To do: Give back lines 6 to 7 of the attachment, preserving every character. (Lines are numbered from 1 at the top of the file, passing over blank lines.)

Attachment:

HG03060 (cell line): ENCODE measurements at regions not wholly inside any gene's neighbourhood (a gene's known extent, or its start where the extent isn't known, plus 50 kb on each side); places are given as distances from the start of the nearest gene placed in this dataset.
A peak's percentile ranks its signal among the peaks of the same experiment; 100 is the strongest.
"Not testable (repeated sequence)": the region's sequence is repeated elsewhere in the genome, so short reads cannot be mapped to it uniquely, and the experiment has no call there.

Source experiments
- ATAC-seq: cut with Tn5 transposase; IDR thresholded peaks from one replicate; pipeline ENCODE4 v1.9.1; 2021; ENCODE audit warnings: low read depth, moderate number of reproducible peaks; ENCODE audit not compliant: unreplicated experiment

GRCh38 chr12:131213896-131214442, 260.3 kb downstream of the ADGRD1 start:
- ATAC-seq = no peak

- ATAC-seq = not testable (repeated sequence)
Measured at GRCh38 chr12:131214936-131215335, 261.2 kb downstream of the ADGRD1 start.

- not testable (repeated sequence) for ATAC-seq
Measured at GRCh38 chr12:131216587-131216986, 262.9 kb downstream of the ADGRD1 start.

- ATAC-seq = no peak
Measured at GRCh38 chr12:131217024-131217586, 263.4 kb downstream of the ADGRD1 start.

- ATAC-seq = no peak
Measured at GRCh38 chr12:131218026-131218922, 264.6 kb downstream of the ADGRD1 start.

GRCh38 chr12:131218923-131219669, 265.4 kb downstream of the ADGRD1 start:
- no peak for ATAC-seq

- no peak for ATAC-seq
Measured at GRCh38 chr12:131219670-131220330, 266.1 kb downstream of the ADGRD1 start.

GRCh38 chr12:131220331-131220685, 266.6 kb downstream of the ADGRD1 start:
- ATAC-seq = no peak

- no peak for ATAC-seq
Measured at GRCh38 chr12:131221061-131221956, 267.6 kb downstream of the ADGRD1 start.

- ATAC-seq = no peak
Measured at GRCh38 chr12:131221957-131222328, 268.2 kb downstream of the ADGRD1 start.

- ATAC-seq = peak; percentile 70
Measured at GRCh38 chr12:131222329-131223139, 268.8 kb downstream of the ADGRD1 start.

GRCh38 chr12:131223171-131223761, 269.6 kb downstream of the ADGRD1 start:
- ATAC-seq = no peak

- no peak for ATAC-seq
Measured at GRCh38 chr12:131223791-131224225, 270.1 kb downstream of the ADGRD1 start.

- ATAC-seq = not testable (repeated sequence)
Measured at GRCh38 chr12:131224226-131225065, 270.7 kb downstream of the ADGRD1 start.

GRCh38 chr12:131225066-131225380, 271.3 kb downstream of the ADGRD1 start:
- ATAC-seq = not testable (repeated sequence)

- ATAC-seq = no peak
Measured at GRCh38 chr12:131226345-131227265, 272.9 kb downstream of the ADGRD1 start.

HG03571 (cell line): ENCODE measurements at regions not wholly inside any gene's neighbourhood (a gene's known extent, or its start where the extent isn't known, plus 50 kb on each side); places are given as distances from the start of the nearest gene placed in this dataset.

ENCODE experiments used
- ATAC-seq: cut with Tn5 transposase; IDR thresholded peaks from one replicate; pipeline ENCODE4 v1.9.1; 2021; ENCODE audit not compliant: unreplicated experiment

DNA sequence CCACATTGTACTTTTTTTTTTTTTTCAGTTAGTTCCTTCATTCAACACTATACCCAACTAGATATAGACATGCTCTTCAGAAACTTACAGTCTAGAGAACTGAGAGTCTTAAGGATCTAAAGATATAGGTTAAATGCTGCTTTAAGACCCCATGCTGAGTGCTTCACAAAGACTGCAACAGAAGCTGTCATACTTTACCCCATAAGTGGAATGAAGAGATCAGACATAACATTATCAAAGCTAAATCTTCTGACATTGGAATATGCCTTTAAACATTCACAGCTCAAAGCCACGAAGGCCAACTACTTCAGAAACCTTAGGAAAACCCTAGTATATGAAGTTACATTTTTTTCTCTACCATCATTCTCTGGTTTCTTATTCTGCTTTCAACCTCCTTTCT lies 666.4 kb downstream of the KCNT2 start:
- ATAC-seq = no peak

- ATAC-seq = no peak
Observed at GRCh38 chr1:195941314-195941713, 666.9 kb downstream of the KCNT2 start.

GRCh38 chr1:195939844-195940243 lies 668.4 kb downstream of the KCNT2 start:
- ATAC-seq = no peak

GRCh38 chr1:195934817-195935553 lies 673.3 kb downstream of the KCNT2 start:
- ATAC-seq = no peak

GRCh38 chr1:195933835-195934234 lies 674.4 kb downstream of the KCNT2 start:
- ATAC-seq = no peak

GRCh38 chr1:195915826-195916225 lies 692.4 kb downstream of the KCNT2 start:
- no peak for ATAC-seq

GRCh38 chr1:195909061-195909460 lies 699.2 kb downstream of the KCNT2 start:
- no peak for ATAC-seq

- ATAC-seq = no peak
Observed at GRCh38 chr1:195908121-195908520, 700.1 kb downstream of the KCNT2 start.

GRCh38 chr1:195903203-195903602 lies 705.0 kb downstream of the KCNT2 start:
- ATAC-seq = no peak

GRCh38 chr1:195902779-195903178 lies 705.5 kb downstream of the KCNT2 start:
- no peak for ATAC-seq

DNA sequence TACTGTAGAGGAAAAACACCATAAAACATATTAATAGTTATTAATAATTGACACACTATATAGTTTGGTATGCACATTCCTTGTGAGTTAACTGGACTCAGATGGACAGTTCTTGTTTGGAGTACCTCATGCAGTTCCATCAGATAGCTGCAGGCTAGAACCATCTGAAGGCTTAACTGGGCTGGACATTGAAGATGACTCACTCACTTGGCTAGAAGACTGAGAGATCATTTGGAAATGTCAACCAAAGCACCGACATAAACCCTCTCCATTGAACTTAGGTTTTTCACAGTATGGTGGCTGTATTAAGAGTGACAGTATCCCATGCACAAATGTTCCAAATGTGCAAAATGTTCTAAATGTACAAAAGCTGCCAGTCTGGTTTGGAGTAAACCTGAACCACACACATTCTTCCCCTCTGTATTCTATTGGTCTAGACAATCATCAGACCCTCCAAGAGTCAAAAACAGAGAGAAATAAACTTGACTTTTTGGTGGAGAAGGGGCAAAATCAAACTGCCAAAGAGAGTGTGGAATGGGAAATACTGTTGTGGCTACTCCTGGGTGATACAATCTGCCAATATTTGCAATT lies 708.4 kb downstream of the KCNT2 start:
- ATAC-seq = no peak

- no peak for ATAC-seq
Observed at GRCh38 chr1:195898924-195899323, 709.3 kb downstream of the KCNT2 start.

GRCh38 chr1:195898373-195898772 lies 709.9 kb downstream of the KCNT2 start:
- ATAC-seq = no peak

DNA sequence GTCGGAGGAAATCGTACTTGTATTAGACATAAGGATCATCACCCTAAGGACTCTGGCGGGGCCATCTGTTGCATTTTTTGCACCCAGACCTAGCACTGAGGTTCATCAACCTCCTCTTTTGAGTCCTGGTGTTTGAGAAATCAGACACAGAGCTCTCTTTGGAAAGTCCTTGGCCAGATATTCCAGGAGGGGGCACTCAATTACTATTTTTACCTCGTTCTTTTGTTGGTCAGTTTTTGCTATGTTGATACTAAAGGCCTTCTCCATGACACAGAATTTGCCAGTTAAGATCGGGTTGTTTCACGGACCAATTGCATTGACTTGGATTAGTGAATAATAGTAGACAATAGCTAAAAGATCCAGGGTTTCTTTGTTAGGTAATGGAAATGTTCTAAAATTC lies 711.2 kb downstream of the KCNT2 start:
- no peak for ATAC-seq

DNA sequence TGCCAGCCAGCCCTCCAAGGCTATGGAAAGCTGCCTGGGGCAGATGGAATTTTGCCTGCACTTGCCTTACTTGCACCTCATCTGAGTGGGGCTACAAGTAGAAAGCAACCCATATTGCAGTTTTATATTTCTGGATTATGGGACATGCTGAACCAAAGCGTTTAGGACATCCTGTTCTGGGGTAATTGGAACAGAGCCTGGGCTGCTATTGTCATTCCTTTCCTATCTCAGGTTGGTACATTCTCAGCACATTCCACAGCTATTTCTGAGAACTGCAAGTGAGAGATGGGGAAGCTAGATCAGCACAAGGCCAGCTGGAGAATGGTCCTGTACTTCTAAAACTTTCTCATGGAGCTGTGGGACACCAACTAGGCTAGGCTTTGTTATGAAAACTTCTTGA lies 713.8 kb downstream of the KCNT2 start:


GRCh38 chr12:131213896-131214442, 260.3 kb downstream of the ADGRD1 start:
- ATAC-seq = no peak